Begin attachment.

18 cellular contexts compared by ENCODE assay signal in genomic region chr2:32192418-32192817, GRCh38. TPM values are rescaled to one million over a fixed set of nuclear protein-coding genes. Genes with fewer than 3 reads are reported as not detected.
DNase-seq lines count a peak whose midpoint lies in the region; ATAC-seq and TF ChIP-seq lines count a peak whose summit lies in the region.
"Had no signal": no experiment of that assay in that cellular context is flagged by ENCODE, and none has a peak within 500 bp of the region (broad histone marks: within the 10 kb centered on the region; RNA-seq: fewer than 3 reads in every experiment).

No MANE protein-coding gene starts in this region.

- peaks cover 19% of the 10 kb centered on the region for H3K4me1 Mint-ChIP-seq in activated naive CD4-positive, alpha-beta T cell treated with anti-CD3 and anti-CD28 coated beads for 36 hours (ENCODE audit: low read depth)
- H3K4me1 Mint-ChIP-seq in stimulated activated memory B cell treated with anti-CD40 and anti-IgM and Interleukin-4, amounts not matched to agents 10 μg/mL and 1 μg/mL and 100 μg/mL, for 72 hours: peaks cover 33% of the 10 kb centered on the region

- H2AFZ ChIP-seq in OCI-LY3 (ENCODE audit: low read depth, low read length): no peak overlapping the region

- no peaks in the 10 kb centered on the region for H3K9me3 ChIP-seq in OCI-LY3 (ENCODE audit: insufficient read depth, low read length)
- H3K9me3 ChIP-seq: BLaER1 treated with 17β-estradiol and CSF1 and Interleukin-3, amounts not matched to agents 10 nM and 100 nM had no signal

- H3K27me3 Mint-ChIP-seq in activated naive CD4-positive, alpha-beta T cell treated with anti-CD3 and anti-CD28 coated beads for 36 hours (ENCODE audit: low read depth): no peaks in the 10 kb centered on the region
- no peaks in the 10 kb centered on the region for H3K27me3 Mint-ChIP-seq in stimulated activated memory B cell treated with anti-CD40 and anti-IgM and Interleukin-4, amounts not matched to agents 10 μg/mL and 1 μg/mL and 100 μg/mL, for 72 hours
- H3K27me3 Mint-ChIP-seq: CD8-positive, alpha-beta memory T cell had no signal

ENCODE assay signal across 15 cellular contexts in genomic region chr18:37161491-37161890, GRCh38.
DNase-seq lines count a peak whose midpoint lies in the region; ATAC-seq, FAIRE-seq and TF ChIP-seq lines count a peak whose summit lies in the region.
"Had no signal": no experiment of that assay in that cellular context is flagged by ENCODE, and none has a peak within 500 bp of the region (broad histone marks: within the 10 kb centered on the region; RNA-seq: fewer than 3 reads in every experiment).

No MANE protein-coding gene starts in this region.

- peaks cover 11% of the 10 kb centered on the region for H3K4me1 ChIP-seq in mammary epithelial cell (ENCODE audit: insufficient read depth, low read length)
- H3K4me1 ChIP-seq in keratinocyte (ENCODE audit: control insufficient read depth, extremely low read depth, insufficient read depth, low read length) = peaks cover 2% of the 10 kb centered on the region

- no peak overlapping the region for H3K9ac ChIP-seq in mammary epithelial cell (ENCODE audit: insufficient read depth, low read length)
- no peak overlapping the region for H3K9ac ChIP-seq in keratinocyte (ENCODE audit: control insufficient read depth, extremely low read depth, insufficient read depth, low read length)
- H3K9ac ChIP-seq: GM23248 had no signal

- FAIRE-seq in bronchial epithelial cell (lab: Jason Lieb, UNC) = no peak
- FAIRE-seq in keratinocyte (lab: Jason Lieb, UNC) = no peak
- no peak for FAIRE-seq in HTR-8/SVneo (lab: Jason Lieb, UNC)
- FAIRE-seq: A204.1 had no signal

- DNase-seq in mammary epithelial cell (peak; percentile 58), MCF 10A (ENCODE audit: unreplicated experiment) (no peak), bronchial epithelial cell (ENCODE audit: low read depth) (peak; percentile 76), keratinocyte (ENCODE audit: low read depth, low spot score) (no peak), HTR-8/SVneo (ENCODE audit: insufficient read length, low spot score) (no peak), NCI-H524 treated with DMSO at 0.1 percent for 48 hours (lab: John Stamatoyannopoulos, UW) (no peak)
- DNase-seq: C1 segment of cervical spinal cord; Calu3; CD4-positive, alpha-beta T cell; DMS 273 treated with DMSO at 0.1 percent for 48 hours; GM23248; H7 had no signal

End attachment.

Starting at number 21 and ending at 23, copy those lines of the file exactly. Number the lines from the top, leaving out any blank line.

- H3K9ac ChIP-seq: GM23248 had no signal

- FAIRE-seq in bronchial epithelial cell (lab: Jason Lieb, UNC) = no peak
- FAIRE-seq in keratinocyte (lab: Jason Lieb, UNC) = no peak